I believe pre-startup cycling is standard practice for precision parts. Thermal expansion will also present an issue using radial bearings. Not using a fixed-fixed arrangement would introduce backlash. Your probably right. When I get it set up I will post my results. My concern is that the radials won't hold up to a heavy load.

My Z axis will probably have a lb milling head mounted. I agree with that the setup you're proposing you need to have them in a fixed-fixed arrangement to prevent the screw shaft from moving.

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You could technically preload them by offsetting their rings with spacers and then clamping the whole arrangement together, but there are better options out there. They are only really used in the floating end to carry the weight of the ball screw. They are typically press fit on the shaft and slip fit in the housing, so when the ball screw shaft expands they can float in the housing to allow the expansion.

The fixed ends typically uses a pair of preloaded angular contact bearings mounted face to face. The combined pair triplex and quad sets are also available for higher loading will handle your axial loads and prevent the screw shaft from moving under axial load.

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You can try looking at ACBBs with a higher contact angle 60 degrees these will give you more axial load capacity. I attached a jpeg with a screen shot from NSK's catalog with their heavy load supports. You can get their TAC series bearings which are the bearings inside these units separately too. If you know the loads acting on your ball screw you can easily determine what support would be adequate. What ball screw are you using?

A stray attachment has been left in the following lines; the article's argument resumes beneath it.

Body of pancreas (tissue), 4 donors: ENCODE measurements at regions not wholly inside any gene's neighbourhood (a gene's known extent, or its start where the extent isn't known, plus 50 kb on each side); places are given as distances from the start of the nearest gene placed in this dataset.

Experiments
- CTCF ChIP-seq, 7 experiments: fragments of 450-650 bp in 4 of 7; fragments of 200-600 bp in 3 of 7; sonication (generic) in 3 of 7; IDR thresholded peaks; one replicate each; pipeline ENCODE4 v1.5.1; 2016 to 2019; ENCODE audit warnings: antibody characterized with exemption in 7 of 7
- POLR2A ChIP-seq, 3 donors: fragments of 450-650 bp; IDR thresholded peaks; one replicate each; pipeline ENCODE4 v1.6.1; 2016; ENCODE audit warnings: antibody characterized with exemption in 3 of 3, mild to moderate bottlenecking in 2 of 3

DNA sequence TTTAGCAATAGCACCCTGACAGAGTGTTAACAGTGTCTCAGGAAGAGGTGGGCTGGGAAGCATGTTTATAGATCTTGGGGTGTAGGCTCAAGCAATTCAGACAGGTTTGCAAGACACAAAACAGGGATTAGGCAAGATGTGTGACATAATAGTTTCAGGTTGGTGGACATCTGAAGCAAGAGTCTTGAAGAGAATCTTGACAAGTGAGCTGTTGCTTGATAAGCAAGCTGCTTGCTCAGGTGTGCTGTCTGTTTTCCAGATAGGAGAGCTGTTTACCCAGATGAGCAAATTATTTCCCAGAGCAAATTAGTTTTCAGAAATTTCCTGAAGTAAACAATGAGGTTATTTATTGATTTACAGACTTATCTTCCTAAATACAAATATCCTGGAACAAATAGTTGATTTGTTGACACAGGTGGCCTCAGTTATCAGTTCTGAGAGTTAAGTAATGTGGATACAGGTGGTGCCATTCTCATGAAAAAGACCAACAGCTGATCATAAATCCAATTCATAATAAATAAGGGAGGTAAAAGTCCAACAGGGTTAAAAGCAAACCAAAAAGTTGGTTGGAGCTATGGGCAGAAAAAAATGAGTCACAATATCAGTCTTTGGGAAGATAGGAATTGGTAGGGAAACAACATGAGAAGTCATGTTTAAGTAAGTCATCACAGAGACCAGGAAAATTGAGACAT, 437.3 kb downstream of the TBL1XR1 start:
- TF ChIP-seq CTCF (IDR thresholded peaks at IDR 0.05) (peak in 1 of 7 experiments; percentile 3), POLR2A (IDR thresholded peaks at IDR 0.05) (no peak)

What size bore bearing are you looking? TechGuy , PM I agree with that the setup you're proposing you need to have them in a fixed-fixed arrangement to prevent the screw shaft from moving. I would like to try going with TRB's first. If it fails to work easy then I will go with plan B, heavy duty angular radials. The Heavy duty blocks have a much larger height profile and TRB's have a very low profile. Thomson and Warner ballscrews are almost always rolled.